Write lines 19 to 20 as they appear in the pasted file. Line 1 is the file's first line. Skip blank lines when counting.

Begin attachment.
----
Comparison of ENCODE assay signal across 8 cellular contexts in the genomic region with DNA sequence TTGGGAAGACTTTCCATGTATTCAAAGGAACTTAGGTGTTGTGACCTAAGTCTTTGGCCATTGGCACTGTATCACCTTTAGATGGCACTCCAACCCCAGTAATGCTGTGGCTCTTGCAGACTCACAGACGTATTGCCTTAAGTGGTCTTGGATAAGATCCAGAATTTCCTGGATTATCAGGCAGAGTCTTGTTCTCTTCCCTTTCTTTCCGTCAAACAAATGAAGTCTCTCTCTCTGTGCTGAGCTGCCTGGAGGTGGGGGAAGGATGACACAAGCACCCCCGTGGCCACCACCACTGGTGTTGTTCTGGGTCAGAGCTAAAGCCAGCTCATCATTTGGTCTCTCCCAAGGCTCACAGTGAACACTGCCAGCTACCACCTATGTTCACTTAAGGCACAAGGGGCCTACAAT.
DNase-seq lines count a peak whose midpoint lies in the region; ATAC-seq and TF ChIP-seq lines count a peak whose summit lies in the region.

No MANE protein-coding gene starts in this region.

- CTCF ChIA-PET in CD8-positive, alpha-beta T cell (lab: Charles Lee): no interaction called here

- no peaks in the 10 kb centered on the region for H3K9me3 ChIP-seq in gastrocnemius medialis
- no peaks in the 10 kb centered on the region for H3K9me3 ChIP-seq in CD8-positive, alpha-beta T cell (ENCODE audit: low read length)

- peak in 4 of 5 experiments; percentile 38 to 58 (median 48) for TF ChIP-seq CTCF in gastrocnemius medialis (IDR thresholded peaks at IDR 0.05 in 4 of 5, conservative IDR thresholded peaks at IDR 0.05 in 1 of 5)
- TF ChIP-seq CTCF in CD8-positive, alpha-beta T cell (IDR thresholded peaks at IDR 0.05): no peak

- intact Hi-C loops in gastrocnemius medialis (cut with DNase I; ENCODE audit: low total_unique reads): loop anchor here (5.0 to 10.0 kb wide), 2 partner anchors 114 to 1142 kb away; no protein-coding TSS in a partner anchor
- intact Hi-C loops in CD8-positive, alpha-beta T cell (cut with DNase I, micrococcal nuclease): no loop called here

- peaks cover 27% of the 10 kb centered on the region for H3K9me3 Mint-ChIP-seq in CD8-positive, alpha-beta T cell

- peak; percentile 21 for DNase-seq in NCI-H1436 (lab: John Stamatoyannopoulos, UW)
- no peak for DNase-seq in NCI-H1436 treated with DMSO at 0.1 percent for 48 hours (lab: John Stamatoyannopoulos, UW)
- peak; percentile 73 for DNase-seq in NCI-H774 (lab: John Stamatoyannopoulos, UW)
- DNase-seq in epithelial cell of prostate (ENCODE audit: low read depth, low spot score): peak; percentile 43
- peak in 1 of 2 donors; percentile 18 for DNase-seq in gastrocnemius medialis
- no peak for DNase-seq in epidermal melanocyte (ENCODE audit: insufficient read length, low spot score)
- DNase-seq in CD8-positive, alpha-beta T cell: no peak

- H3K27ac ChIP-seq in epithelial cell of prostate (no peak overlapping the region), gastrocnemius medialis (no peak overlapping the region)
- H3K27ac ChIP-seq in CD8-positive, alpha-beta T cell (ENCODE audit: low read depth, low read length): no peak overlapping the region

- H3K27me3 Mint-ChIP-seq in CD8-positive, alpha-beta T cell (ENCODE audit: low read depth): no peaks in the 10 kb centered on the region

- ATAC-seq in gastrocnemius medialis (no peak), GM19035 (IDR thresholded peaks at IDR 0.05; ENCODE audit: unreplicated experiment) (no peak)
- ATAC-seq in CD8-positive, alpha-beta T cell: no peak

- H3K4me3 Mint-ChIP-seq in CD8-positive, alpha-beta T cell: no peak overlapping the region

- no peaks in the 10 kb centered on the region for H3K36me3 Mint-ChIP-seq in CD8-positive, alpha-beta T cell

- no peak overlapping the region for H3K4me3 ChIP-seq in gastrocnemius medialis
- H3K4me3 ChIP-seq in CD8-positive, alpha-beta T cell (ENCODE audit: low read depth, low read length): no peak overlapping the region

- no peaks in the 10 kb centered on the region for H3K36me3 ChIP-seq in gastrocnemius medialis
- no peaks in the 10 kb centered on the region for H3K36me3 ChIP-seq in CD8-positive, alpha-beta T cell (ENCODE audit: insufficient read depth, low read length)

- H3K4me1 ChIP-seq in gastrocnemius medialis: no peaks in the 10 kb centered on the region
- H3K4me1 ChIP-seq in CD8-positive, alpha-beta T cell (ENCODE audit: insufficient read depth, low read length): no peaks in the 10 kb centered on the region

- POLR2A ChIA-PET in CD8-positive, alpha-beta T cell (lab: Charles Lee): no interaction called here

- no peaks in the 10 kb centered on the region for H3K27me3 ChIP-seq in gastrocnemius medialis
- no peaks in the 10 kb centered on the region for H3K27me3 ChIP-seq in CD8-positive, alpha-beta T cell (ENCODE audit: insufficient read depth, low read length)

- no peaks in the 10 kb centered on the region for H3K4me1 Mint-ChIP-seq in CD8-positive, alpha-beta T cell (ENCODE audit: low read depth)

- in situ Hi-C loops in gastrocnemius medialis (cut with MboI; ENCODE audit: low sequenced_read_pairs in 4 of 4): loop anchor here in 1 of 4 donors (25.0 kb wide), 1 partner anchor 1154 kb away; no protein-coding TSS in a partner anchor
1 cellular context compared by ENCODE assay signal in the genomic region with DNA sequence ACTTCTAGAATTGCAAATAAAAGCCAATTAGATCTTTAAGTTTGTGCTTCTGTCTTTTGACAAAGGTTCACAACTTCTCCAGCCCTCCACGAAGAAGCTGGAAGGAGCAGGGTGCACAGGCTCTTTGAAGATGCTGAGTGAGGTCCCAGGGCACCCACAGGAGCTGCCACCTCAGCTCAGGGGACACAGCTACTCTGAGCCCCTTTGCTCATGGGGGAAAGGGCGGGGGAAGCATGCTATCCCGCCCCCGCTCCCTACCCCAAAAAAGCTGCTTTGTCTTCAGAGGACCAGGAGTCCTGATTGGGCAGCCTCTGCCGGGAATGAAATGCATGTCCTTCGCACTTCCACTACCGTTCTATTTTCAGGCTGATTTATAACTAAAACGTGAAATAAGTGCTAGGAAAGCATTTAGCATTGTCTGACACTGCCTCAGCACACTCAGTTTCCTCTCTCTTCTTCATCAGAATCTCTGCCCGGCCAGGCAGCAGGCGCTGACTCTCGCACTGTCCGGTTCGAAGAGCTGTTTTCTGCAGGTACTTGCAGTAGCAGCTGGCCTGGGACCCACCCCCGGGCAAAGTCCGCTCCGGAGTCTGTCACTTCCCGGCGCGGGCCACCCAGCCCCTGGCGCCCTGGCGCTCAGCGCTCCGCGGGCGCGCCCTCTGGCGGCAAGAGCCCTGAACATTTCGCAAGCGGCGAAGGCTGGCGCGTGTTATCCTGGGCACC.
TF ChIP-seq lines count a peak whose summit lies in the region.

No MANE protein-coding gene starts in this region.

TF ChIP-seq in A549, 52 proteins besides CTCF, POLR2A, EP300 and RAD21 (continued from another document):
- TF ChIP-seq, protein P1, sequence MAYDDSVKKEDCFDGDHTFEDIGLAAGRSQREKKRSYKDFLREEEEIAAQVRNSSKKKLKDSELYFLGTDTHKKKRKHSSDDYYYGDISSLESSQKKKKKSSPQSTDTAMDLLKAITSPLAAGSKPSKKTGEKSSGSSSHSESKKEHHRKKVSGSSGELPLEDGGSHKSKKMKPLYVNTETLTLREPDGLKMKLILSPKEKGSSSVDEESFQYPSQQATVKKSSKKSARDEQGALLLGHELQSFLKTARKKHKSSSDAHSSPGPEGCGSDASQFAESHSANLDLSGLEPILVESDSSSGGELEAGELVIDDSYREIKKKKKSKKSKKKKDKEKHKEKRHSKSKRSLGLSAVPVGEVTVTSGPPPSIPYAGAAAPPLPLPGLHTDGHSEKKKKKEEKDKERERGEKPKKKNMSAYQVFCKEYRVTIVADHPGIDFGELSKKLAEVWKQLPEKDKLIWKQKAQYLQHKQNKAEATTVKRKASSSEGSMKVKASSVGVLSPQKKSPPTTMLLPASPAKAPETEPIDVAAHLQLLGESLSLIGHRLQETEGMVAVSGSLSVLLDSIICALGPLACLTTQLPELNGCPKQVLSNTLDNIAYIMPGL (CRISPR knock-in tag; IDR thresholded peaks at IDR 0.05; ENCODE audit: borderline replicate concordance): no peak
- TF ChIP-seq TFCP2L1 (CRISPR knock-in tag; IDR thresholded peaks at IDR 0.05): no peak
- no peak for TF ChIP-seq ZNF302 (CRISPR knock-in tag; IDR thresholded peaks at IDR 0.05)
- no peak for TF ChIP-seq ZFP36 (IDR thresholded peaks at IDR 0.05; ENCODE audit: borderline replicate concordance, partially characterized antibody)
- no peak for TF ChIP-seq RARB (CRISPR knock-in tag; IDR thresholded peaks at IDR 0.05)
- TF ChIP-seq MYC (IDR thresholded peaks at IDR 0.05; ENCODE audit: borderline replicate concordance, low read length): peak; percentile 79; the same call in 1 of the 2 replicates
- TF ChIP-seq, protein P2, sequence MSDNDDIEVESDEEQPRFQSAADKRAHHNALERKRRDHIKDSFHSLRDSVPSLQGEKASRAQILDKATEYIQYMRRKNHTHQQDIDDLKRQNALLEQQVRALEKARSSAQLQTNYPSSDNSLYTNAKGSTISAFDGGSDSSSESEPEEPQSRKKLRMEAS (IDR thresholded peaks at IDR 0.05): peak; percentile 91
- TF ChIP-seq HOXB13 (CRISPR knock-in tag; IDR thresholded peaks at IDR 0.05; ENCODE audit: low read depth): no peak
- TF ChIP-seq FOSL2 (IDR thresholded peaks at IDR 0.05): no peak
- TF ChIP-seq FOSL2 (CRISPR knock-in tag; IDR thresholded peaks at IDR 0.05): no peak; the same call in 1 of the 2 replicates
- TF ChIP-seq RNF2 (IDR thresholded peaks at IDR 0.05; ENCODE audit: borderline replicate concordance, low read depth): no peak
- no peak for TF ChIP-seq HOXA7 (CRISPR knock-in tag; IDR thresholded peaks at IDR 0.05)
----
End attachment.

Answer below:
- H3K27ac ChIP-seq in epithelial cell of prostate (no peak overlapping the region), gastrocnemius medialis (no peak overlapping the region)
- H3K27ac ChIP-seq in CD8-positive, alpha-beta T cell (ENCODE audit: low read depth, low read length): no peak overlapping the region